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Br J Gen Pract. 2005 May 1; 55(514): 409.
PMCID: PMC1463179

The collective noun for coincidences

I write about coincidences (April issue) and up pops another: so a double coincidence. I was going to try, in my 420 words, to sum up my despondency. I still think that the fundamental organisation of the NHS is right: nowhere is there an altogether better system. It's just that so much of what politicians and their medical allies impose and suggest is so wrong. Once, the surgical houseman clerked the patients, and was the final common pathway to the patients. SHOs did simple operations in preparation for more complicated ones. Now, no-one clerks the patients (a recent document in our Trust asked for better ways to ‘de-doctor’ assessment clinics) and surgical practitioners will do the simple operations. These changes are expediency, but we are supposed to think they will improve care. I was brought up on the old model of medical care. It was drilled into me. I cannot, unlike for a new treatment presented with evidence of its effectiveness, throw up my hands and proclaim the new order.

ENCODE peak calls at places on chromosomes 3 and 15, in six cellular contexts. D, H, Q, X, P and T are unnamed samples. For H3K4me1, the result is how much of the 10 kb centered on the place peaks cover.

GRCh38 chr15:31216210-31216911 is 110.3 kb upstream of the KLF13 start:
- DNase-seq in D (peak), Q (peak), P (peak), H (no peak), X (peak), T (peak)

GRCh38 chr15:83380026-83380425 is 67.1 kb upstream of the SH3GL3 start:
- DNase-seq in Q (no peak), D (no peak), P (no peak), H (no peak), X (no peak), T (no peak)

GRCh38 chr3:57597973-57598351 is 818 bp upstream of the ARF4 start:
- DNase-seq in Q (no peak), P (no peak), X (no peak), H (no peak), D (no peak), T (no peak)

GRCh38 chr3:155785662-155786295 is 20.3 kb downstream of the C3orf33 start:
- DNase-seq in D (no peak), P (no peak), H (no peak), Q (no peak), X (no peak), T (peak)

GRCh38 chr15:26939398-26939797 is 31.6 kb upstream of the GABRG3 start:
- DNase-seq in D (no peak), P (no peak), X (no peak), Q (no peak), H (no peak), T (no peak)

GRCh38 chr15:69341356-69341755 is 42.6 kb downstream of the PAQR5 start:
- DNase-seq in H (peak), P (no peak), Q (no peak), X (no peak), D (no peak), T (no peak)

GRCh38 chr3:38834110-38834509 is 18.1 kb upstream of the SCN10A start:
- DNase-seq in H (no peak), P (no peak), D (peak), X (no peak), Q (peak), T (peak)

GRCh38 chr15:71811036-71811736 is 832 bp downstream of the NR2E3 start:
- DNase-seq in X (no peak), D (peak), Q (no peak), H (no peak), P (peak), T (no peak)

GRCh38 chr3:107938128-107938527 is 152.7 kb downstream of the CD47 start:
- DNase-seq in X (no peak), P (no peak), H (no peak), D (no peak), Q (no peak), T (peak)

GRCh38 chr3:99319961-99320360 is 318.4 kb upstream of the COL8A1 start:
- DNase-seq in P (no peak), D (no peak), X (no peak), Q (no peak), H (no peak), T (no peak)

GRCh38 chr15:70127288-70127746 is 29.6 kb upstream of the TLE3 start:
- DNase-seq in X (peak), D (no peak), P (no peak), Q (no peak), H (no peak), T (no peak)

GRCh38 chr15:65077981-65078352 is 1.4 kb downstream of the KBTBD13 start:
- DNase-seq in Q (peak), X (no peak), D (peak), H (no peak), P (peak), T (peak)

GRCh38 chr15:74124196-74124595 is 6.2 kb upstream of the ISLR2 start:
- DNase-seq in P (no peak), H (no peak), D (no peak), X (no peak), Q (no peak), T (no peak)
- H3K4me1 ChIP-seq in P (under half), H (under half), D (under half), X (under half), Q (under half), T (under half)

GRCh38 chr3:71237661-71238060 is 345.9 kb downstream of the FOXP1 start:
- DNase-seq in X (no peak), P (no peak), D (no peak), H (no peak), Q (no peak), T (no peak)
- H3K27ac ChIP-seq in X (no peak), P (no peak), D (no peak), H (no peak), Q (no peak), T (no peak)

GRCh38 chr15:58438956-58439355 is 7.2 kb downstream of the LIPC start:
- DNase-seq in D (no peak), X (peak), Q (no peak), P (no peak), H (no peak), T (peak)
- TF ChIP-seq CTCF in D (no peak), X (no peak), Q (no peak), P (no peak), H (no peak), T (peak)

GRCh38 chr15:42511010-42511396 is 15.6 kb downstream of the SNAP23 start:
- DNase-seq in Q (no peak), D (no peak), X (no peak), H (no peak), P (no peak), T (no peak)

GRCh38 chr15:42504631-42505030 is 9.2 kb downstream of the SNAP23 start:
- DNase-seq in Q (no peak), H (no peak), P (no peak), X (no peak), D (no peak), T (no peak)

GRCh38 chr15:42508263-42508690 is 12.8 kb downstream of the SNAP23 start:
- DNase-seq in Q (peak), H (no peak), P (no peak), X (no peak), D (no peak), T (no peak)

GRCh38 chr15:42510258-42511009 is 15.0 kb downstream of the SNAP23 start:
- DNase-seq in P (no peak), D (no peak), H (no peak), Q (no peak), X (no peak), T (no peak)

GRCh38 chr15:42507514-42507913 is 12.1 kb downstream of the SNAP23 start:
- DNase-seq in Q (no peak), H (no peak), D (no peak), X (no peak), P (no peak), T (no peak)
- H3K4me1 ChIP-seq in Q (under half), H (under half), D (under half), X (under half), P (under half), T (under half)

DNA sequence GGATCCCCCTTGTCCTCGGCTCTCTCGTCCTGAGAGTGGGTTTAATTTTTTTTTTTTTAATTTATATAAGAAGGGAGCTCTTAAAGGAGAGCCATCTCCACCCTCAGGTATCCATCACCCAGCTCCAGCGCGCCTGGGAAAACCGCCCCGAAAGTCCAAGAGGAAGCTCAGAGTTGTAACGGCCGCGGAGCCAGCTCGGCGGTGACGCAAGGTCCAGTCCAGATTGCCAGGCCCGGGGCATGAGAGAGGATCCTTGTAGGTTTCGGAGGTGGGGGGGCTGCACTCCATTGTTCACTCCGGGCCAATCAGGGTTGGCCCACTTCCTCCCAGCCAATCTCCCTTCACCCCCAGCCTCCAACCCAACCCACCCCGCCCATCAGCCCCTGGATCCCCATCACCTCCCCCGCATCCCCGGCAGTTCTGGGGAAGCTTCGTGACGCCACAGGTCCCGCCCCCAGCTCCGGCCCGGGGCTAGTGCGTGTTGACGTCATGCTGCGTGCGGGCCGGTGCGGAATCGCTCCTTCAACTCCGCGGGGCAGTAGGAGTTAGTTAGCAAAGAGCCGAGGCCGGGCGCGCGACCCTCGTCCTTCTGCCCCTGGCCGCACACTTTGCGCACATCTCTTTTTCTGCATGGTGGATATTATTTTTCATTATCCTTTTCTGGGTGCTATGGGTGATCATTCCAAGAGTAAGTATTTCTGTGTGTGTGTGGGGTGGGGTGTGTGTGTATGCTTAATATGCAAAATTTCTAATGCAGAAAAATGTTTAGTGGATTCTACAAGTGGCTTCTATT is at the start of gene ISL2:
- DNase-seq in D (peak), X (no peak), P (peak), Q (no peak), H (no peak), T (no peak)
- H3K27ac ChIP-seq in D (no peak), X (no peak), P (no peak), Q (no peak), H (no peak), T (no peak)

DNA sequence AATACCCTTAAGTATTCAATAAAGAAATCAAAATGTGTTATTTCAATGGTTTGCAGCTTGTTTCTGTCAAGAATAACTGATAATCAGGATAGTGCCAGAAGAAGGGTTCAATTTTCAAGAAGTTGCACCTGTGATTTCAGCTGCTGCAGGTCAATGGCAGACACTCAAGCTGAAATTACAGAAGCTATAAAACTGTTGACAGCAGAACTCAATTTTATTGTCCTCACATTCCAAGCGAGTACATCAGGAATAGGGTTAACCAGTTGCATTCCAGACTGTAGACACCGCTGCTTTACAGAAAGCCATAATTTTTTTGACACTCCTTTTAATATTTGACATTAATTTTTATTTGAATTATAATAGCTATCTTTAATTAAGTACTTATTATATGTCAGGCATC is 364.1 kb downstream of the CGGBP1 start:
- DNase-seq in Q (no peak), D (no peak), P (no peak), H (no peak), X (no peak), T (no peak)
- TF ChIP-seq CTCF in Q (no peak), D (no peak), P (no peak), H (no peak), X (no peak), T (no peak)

There are so many other things. Hospitals are to be allowed to advertise to attract patients. It's part of the new ‘patient-led’ NHS. It's barmy. This same NHS now has ‘choose and book’, and consultants have no control over who comes into their clinics. Those who could be dealt with by a letter to the GP will have to be seen. The patient comes first.

Only if the doctor has not already left. And that is my coincidence. As I struggled to say all I wanted in my 420 words, I found the words of a doctor that say it all, and he has indeed just left. Theodore Dalrymple is the pseudonym he has used when writing many articles about the inanities and insanities of the NHS. I especially liked his rejoinder when presented with a multitude of audit forms: ‘I can see the patients, or I can fill in the forms. Which one do you want me to do?’ I could quote almost every word from his valedictory, but his penultimate paragraph will suffice:1

‘If [the government] cannot improve its own reputation, however, it can at least destroy that of the medical profession by undermining the basis of the popular trust placed in it, for the government wants no autonomous professions with which it can be unfavourably compared. To bring everyone down to its own level, and the level of its apparatchicks, is its goal.’

Be warned.


1. Dalrymple T. A doctor's farewell. The Spectator. 2005;22 January:14–15.

Articles from The British Journal of General Practice are provided here courtesy of Royal College of General Practitioners